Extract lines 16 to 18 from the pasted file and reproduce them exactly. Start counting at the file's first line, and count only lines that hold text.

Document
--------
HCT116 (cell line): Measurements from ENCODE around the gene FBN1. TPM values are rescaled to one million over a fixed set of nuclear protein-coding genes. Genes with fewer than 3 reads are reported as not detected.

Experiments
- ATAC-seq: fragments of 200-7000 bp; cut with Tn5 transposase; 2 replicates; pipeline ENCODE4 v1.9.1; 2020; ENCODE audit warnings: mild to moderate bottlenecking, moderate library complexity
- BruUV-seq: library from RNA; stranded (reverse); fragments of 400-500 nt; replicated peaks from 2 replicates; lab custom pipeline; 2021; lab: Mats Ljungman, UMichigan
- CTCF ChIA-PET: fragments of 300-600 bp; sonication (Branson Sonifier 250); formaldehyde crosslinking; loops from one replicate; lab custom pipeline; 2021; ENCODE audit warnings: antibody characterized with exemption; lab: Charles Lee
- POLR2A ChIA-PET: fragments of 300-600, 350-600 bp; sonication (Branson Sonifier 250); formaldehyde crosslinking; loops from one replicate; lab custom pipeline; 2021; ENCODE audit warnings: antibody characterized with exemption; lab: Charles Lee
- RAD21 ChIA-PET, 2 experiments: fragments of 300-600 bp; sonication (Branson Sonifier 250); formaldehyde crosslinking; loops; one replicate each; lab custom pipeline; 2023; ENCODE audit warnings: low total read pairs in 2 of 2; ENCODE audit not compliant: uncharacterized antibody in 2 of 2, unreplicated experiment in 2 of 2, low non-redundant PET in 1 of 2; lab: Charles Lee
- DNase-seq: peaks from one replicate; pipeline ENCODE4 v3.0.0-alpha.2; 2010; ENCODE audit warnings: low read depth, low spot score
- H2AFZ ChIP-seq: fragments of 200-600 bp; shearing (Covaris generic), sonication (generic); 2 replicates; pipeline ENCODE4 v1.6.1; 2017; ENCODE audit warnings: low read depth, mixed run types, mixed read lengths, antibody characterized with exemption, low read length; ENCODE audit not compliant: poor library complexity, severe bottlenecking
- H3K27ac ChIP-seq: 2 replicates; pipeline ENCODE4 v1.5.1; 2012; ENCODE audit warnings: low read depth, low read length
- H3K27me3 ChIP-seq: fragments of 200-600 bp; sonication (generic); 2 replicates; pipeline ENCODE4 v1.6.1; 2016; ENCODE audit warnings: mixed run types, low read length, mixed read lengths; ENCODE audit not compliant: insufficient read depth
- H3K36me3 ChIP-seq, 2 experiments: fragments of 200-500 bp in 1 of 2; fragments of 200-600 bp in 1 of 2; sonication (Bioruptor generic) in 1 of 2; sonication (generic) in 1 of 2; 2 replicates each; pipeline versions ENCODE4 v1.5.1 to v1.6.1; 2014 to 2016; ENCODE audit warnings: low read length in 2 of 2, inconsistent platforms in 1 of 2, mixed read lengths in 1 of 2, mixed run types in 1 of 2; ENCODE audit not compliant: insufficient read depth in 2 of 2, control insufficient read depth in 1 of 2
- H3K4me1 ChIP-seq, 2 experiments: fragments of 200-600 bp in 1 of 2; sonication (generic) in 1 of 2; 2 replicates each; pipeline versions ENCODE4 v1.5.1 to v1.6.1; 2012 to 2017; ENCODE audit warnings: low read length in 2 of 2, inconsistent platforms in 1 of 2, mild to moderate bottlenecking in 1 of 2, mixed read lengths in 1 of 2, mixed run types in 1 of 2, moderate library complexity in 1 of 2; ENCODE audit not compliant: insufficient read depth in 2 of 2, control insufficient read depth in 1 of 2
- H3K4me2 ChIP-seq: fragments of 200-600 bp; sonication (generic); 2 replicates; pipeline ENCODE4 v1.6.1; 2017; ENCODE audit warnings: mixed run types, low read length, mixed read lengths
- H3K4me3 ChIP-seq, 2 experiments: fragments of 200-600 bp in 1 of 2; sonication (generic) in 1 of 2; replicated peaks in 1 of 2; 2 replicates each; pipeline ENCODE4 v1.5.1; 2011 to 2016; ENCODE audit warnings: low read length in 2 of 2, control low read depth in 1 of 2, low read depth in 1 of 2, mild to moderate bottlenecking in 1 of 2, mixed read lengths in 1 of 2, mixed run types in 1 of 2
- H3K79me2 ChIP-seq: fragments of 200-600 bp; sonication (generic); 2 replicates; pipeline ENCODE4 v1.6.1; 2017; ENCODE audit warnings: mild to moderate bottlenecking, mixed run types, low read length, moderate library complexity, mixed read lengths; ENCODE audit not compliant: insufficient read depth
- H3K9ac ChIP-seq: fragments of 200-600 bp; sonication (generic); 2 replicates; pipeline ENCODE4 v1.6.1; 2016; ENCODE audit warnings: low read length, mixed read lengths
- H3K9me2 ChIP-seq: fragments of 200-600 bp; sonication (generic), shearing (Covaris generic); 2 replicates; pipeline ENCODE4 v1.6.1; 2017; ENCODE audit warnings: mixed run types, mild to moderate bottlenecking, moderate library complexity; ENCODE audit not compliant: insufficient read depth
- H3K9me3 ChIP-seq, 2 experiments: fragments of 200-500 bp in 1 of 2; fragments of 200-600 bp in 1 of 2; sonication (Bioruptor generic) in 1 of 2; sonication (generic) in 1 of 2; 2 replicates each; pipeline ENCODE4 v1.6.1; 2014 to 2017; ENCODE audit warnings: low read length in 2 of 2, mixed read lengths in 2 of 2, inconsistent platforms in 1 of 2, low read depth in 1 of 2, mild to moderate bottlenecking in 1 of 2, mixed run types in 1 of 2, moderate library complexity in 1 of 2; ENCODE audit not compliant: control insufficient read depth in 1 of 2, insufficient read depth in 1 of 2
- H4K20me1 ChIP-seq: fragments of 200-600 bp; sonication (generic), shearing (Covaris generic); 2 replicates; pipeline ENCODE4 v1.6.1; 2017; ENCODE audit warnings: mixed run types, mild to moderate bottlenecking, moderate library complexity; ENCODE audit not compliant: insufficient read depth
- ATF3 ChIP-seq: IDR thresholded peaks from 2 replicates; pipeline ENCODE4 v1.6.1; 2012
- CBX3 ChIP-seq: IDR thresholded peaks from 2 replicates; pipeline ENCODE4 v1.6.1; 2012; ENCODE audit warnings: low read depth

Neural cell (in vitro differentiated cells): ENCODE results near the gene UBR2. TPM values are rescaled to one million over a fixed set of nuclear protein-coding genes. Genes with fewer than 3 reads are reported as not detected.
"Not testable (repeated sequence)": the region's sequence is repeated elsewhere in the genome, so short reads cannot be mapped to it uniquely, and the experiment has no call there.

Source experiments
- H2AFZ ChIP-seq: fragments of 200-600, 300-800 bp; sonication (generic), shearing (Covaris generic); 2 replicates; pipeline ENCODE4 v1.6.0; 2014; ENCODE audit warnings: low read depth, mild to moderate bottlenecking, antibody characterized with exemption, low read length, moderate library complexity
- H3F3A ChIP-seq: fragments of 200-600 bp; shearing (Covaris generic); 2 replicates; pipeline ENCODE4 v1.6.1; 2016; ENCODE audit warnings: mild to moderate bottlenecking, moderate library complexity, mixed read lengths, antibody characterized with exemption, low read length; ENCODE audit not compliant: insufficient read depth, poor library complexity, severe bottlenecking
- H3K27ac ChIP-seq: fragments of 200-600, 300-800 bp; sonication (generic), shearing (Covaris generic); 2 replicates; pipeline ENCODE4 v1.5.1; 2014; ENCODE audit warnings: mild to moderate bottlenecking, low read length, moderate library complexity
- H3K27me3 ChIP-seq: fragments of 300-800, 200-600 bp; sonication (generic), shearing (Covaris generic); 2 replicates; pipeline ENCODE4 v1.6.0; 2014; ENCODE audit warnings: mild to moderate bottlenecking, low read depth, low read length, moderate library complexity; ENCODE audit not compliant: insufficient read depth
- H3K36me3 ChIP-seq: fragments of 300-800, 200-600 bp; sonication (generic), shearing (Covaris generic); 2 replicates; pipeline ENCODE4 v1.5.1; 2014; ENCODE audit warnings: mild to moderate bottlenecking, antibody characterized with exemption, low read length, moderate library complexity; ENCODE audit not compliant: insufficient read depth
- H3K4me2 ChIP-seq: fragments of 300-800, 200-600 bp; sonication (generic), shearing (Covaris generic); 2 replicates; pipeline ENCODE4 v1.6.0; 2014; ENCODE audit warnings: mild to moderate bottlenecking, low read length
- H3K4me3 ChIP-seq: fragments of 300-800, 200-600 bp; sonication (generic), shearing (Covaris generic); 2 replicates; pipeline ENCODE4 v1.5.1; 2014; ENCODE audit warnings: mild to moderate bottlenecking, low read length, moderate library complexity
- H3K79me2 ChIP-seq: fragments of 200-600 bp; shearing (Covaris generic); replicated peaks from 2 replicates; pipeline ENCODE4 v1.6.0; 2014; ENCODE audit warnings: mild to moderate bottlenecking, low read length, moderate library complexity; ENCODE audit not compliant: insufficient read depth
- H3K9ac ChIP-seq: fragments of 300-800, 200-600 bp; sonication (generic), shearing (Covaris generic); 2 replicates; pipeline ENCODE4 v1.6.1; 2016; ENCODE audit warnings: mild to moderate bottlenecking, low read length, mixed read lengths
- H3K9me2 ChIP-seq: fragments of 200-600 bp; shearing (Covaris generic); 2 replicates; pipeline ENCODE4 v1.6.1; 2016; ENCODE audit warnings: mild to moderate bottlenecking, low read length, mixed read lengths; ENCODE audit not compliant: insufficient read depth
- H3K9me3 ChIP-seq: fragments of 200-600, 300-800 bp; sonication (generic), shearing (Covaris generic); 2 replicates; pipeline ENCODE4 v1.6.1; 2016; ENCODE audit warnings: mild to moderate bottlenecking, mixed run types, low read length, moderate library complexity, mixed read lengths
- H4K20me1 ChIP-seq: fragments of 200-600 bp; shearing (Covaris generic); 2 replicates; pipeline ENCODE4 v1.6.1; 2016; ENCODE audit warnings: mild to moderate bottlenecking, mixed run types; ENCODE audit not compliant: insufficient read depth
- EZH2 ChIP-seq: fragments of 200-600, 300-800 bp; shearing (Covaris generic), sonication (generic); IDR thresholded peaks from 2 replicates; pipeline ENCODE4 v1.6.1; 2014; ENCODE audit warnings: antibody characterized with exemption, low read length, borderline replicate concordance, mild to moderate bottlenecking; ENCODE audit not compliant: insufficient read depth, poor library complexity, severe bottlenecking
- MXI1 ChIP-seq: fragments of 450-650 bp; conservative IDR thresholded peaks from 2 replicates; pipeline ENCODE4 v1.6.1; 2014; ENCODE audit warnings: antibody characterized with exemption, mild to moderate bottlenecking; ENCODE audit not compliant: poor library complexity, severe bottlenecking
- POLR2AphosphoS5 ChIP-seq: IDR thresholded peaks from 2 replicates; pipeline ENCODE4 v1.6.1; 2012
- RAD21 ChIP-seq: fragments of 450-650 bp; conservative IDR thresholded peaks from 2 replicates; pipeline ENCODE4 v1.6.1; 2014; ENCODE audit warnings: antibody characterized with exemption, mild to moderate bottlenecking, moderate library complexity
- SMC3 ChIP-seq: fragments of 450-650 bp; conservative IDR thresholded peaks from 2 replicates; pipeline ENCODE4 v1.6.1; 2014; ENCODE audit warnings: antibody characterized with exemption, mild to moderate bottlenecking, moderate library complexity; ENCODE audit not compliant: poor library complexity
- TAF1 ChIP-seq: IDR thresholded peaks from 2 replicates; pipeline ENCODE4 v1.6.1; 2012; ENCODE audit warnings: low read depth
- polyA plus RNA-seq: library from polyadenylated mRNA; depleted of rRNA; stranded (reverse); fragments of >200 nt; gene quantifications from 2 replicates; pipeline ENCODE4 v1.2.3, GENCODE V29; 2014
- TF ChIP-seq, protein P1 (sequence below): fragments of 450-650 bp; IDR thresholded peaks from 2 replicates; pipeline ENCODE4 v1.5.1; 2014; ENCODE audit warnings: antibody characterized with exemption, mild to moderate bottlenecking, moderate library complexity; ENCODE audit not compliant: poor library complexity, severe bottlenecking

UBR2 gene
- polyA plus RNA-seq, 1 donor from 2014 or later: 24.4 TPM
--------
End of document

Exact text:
- H3K79me2 ChIP-seq: fragments of 200-600 bp; sonication (generic); 2 replicates; pipeline ENCODE4 v1.6.1; 2017; ENCODE audit warnings: mild to moderate bottlenecking, mixed run types, low read length, moderate library complexity, mixed read lengths; ENCODE audit not compliant: insufficient read depth
- H3K9ac ChIP-seq: fragments of 200-600 bp; sonication (generic); 2 replicates; pipeline ENCODE4 v1.6.1; 2016; ENCODE audit warnings: low read length, mixed read lengths
- H3K9me2 ChIP-seq: fragments of 200-600 bp; sonication (generic), shearing (Covaris generic); 2 replicates; pipeline ENCODE4 v1.6.1; 2017; ENCODE audit warnings: mixed run types, mild to moderate bottlenecking, moderate library complexity; ENCODE audit not compliant: insufficient read depth